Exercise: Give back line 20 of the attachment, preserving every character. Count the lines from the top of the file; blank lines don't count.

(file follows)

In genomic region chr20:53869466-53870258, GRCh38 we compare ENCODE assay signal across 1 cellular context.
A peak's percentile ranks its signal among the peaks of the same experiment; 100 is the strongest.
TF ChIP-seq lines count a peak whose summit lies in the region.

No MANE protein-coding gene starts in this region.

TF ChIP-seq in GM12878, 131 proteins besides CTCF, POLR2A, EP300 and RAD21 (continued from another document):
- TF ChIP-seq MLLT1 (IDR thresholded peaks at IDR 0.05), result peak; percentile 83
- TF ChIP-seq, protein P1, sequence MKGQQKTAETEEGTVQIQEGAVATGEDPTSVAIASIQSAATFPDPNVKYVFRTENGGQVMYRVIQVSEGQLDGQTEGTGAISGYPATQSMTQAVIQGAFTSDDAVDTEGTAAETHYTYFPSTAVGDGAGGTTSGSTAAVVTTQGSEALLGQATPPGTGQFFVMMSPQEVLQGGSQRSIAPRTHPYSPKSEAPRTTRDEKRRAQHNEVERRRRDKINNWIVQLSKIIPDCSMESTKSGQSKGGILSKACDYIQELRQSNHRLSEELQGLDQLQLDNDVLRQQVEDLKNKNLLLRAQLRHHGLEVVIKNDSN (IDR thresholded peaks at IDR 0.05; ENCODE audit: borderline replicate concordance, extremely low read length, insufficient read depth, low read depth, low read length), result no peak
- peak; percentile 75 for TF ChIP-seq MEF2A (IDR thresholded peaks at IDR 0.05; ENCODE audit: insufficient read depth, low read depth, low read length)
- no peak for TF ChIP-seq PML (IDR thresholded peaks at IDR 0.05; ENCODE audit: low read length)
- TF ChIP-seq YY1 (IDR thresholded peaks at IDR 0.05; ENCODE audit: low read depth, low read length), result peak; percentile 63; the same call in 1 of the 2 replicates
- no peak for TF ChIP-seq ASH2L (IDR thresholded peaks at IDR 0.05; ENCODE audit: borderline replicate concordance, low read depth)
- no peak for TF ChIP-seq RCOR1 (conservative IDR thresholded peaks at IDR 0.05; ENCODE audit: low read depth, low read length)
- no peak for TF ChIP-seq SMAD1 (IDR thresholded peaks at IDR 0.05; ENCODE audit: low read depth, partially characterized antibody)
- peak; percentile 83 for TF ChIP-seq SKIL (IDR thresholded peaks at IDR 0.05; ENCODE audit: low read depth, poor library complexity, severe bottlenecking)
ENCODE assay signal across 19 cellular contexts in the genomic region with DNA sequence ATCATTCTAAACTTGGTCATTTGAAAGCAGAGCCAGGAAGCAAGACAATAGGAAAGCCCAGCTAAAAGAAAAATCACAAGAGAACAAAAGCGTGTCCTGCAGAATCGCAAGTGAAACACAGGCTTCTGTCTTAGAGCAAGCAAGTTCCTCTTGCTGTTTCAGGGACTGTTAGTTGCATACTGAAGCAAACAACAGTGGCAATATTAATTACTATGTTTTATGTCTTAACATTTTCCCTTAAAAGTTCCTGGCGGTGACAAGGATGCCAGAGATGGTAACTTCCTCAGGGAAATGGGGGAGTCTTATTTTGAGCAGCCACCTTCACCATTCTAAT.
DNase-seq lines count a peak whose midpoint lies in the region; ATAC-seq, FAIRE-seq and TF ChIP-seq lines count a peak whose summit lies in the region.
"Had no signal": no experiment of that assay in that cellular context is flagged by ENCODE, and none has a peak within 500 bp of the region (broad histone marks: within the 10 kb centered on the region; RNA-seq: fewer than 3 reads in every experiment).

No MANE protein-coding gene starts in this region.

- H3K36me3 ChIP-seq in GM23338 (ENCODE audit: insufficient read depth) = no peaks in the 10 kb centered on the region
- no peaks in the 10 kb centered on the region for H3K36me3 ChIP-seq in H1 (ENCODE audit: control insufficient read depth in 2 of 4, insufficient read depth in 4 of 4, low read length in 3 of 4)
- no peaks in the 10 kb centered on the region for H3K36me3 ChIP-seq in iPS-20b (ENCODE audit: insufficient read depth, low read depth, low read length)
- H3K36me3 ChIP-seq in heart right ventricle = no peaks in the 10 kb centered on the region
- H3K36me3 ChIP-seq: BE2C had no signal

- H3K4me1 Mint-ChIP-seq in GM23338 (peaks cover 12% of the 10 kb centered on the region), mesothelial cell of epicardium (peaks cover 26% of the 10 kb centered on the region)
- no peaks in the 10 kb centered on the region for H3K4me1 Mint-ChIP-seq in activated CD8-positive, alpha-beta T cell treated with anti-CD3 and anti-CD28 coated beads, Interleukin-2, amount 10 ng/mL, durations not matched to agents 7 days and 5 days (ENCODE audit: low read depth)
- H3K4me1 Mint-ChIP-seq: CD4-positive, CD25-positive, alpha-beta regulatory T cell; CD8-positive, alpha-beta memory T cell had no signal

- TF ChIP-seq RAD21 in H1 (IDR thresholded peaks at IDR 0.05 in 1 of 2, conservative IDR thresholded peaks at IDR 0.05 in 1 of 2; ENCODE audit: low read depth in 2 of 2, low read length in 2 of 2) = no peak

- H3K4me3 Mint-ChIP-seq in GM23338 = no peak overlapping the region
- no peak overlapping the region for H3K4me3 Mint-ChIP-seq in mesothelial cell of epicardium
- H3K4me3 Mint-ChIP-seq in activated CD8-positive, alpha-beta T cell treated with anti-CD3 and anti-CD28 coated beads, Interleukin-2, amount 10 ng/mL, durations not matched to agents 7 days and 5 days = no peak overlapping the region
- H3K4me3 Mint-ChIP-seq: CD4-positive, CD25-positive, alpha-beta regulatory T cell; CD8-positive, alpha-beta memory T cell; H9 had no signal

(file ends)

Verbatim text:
- no peaks in the 10 kb centered on the region for H3K36me3 ChIP-seq in H1 (ENCODE audit: control insufficient read depth in 2 of 4, insufficient read depth in 4 of 4, low read length in 3 of 4)